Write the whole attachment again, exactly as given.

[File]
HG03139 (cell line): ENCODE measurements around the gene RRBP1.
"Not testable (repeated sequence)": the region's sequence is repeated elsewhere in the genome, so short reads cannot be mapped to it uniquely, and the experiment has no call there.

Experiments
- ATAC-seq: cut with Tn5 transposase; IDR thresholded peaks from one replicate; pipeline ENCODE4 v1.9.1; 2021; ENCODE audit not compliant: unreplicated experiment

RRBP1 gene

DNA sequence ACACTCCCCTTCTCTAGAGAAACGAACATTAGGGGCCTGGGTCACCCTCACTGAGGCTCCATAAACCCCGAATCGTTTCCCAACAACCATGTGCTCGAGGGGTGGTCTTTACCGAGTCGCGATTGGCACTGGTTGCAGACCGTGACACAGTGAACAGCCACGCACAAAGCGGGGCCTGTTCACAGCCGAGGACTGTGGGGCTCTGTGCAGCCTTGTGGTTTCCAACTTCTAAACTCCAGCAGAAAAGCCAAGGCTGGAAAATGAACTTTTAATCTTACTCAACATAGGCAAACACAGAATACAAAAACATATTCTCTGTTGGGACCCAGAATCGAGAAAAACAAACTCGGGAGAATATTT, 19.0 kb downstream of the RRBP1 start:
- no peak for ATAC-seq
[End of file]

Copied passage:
HG03139 (cell line): ENCODE measurements around the gene RRBP1.
"Not testable (repeated sequence)": the region's sequence is repeated elsewhere in the genome, so short reads cannot be mapped to it uniquely, and the experiment has no call there.

Experiments
- ATAC-seq: cut with Tn5 transposase; IDR thresholded peaks from one replicate; pipeline ENCODE4 v1.9.1; 2021; ENCODE audit not compliant: unreplicated experiment

RRBP1 gene

DNA sequence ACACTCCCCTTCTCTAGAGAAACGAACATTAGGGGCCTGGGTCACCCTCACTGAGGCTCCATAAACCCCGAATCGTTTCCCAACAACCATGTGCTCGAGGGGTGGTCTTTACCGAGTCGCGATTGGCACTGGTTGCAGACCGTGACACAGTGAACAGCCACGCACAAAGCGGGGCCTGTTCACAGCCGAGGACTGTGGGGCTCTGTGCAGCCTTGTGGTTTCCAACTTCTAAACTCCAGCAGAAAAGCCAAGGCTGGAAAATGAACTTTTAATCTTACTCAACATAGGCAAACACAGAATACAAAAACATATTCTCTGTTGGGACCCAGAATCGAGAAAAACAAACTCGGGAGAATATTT, 19.0 kb downstream of the RRBP1 start:
- no peak for ATAC-seq